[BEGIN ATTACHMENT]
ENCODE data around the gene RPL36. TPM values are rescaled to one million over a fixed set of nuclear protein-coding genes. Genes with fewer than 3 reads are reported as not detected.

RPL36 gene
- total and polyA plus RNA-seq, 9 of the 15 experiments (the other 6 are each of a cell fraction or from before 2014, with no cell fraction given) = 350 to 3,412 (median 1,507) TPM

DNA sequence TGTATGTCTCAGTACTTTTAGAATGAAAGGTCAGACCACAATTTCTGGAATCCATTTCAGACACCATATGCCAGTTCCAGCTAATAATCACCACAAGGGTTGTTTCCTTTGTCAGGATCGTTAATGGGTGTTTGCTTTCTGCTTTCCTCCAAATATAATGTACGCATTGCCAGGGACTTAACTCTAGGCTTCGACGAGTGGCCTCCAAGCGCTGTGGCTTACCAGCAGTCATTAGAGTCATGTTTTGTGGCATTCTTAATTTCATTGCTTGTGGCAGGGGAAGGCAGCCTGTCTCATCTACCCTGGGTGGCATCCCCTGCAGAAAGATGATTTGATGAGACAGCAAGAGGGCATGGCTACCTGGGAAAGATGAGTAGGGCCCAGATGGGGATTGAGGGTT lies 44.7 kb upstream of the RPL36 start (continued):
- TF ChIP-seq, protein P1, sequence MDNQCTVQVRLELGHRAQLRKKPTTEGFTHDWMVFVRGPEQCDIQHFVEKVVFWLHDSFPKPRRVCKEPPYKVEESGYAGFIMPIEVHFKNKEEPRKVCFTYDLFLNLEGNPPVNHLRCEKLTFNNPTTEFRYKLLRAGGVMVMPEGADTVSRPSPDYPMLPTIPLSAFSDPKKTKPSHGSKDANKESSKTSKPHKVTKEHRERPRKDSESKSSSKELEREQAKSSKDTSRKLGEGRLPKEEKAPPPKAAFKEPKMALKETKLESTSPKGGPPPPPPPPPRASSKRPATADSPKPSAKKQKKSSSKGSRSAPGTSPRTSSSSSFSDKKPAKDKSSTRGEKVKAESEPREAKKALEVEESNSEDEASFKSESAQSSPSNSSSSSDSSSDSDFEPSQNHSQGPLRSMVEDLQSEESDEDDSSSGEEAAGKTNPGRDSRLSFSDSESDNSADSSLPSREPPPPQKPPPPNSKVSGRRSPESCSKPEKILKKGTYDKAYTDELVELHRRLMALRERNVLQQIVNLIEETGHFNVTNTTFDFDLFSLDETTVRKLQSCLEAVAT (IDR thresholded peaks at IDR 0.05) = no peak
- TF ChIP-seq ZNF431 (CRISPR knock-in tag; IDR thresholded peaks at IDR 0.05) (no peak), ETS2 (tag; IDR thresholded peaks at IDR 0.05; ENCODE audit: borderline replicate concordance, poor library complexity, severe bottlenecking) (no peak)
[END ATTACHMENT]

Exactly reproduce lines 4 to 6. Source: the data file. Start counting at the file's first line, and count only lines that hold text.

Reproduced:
DNA sequence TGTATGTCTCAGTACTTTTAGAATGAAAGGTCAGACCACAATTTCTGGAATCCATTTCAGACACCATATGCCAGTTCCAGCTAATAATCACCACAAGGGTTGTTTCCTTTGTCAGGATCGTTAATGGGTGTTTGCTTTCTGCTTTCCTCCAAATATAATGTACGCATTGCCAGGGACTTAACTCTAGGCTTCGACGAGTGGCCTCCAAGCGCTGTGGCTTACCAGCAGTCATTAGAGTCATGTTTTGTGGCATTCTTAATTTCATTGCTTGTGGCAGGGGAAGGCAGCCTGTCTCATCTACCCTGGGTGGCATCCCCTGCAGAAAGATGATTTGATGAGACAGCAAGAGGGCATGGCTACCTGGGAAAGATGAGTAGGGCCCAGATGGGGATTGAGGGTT lies 44.7 kb upstream of the RPL36 start (continued):
- TF ChIP-seq, protein P1, sequence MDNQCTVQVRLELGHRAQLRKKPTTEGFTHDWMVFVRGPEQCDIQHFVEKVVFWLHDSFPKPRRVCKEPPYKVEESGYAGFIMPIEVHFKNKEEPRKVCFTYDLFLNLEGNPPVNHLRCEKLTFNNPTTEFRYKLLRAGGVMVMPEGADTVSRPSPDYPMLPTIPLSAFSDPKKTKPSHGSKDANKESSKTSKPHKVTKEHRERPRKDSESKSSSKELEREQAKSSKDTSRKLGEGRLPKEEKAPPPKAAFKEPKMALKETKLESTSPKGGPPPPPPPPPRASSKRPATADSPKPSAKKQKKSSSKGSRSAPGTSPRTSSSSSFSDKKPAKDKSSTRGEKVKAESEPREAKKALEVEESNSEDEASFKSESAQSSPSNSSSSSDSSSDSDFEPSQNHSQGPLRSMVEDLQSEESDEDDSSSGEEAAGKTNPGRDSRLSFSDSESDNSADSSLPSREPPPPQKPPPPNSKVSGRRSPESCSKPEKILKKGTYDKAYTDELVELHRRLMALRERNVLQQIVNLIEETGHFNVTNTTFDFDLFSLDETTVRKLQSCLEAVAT (IDR thresholded peaks at IDR 0.05) = no peak
- TF ChIP-seq ZNF431 (CRISPR knock-in tag; IDR thresholded peaks at IDR 0.05) (no peak), ETS2 (tag; IDR thresholded peaks at IDR 0.05; ENCODE audit: borderline replicate concordance, poor library complexity, severe bottlenecking) (no peak)